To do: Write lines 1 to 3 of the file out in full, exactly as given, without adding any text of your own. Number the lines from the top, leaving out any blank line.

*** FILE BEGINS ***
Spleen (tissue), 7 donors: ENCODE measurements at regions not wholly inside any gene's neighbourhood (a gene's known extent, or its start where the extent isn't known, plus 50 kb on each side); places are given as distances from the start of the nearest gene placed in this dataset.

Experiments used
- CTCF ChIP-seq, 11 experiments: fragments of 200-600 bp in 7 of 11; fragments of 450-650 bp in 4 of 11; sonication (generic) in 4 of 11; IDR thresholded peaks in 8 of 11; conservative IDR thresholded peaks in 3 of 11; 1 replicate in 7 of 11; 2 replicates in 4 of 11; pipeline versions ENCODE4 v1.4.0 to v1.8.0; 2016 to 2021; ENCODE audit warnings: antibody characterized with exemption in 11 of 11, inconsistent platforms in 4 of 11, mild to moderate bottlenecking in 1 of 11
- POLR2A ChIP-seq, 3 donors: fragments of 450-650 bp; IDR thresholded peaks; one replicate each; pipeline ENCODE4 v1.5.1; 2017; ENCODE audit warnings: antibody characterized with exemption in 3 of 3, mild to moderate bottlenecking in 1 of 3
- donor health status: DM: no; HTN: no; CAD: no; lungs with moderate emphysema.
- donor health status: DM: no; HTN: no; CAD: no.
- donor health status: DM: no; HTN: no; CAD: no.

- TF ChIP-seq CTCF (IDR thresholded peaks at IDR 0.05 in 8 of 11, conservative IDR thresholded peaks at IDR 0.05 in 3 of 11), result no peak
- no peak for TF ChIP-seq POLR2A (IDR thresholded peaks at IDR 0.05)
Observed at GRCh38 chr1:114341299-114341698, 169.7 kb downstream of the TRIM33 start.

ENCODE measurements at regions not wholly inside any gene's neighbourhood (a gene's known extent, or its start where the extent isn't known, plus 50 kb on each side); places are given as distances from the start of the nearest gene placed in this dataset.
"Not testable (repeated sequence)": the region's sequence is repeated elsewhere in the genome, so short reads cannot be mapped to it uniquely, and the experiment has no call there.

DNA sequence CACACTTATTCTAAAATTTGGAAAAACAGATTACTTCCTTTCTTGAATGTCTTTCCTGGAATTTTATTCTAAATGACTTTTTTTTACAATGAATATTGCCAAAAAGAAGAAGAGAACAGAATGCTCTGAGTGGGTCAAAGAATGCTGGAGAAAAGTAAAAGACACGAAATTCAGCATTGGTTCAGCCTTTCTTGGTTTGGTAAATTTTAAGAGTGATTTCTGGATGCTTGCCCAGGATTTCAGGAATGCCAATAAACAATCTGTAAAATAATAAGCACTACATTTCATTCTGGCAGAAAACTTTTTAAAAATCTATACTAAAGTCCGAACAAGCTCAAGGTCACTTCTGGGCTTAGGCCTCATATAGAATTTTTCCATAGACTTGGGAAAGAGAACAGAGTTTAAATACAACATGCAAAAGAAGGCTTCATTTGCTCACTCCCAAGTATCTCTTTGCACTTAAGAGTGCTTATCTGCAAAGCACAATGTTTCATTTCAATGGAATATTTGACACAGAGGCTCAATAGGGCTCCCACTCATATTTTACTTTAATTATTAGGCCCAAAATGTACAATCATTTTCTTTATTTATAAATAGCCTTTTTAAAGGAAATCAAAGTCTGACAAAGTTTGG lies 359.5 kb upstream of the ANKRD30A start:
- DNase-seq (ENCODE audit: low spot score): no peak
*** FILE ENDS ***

Spleen (tissue), 7 donors: ENCODE measurements at regions not wholly inside any gene's neighbourhood (a gene's known extent, or its start where the extent isn't known, plus 50 kb on each side); places are given as distances from the start of the nearest gene placed in this dataset.

Experiments used
- CTCF ChIP-seq, 11 experiments: fragments of 200-600 bp in 7 of 11; fragments of 450-650 bp in 4 of 11; sonication (generic) in 4 of 11; IDR thresholded peaks in 8 of 11; conservative IDR thresholded peaks in 3 of 11; 1 replicate in 7 of 11; 2 replicates in 4 of 11; pipeline versions ENCODE4 v1.4.0 to v1.8.0; 2016 to 2021; ENCODE audit warnings: antibody characterized with exemption in 11 of 11, inconsistent platforms in 4 of 11, mild to moderate bottlenecking in 1 of 11